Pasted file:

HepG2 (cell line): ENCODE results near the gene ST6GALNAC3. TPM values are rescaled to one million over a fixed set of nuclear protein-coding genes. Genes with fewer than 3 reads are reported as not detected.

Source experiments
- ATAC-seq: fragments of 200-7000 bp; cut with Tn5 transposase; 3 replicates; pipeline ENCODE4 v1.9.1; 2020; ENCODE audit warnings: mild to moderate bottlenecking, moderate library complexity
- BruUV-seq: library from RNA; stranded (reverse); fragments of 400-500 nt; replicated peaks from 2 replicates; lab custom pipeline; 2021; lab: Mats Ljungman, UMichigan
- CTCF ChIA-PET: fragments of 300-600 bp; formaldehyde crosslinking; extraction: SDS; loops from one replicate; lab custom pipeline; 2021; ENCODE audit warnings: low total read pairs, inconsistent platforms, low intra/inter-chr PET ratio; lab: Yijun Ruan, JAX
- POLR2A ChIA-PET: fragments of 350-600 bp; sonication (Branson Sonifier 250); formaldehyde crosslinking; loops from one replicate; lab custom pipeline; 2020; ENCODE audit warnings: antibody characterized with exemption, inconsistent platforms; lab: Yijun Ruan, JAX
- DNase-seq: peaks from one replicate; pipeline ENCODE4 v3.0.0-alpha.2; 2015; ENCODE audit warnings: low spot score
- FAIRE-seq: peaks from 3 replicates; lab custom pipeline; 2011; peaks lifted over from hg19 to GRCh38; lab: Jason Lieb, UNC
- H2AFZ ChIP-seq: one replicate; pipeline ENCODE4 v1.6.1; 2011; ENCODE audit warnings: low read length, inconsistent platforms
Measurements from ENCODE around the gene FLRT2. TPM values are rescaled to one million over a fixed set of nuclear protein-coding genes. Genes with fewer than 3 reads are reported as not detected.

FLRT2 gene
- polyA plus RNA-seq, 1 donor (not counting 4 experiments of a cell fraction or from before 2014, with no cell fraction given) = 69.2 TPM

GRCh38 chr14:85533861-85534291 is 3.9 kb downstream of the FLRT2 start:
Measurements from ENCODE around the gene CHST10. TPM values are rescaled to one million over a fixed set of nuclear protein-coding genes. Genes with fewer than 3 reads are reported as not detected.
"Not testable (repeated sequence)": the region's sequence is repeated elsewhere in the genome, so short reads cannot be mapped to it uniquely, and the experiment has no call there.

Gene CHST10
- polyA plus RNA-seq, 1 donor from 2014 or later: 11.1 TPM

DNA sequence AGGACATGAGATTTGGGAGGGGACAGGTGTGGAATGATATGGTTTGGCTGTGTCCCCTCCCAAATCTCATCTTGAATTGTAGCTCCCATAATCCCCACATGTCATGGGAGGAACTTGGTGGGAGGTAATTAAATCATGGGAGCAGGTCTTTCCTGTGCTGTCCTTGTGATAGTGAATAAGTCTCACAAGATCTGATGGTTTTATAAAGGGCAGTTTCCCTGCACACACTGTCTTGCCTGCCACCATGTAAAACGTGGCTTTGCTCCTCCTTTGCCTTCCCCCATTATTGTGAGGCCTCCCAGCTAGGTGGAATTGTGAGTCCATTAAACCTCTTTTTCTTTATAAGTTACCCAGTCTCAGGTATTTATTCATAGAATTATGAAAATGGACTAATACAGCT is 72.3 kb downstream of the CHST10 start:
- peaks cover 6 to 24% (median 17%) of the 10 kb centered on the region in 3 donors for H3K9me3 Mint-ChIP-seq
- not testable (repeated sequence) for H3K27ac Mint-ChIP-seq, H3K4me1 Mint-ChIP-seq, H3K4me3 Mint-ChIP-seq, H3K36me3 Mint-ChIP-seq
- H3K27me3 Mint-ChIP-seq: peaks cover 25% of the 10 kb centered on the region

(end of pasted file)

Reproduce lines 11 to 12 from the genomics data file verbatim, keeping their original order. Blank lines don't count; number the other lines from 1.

FLRT2 gene
- polyA plus RNA-seq, 1 donor (not counting 4 experiments of a cell fraction or from before 2014, with no cell fraction given) = 69.2 TPM